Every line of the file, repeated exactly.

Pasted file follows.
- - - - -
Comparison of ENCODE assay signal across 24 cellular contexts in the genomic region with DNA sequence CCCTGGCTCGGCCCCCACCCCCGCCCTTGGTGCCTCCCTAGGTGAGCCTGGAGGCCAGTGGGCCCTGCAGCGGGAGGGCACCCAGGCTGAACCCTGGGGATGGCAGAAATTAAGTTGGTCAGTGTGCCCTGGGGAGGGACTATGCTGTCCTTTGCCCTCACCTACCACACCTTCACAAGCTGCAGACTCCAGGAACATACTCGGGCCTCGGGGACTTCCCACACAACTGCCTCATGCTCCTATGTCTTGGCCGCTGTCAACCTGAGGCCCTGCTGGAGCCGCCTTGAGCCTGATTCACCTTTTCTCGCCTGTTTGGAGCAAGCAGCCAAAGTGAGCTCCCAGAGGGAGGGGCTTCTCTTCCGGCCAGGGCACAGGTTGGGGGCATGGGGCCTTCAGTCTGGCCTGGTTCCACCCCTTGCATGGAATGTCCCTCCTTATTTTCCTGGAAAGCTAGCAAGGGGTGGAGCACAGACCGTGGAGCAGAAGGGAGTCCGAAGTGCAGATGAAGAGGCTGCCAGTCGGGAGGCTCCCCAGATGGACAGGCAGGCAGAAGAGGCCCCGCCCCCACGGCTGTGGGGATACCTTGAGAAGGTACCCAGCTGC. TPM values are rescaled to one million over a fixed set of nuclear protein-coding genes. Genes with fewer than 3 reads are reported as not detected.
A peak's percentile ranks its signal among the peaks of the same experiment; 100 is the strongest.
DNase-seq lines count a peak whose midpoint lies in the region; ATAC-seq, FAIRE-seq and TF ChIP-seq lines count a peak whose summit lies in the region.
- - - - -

Comparison of ENCODE assay signal across 24 cellular contexts in the genomic region with DNA sequence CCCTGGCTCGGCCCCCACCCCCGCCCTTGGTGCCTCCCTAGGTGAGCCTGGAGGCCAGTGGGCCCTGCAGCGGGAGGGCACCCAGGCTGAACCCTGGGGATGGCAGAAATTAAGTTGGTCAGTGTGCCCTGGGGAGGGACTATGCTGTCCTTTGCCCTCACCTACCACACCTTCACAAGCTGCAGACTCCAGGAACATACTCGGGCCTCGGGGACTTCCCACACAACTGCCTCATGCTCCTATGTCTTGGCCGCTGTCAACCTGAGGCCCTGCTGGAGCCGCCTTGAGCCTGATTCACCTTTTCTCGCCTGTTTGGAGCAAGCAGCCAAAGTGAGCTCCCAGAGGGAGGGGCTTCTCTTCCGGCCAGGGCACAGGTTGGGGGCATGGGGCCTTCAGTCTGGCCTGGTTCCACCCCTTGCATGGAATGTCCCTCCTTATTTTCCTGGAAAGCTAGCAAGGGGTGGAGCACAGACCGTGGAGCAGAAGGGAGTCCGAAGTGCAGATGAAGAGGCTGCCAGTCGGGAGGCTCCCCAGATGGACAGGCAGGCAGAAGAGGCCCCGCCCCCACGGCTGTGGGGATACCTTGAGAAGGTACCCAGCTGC. TPM values are rescaled to one million over a fixed set of nuclear protein-coding genes. Genes with fewer than 3 reads are reported as not detected.
A peak's percentile ranks its signal among the peaks of the same experiment; 100 is the strongest.
DNase-seq lines count a peak whose midpoint lies in the region; ATAC-seq, FAIRE-seq and TF ChIP-seq lines count a peak whose summit lies in the region.